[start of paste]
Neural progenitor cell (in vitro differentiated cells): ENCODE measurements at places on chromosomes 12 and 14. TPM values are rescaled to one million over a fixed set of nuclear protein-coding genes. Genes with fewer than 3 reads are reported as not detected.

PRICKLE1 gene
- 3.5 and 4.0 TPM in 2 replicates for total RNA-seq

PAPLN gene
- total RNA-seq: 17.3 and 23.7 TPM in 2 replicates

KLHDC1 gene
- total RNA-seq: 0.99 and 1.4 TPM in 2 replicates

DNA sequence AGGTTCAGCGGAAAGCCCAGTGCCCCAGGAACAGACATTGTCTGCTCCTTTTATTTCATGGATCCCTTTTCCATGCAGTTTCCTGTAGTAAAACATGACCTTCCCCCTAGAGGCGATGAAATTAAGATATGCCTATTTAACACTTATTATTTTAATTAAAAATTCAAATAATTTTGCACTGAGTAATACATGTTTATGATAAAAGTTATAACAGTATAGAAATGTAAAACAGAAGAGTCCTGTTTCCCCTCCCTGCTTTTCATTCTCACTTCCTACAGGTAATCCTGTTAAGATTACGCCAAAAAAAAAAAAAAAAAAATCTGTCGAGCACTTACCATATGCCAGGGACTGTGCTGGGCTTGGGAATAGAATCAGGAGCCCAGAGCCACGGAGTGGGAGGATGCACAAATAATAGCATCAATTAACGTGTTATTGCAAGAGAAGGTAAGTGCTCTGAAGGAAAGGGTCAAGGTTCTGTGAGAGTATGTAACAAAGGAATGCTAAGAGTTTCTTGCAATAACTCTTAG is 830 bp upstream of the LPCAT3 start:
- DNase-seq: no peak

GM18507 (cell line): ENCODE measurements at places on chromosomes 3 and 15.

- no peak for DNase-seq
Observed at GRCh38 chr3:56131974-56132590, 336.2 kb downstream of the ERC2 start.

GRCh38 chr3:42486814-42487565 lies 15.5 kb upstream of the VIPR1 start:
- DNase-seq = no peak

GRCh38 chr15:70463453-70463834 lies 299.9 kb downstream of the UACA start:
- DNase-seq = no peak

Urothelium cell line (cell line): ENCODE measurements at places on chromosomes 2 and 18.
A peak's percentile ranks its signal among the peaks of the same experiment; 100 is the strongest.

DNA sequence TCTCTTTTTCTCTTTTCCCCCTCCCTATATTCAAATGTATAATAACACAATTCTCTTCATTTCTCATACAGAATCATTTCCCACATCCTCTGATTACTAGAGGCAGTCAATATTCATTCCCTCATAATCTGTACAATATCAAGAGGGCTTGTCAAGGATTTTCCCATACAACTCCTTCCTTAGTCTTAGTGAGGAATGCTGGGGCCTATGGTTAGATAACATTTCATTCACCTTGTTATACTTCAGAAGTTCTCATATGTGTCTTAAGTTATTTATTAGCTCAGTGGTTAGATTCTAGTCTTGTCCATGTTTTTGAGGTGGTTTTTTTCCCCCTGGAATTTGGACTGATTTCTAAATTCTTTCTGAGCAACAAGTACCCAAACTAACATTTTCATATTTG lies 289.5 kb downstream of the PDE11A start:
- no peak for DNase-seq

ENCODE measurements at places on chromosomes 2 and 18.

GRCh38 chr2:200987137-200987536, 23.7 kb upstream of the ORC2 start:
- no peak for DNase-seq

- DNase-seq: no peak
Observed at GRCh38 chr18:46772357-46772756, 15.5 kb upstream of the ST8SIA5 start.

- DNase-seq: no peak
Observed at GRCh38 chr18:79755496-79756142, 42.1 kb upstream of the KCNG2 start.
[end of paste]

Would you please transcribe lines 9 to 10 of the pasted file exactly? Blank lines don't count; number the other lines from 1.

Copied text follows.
- DNase-seq: no peak

GM18507 (cell line): ENCODE measurements at places on chromosomes 3 and 15.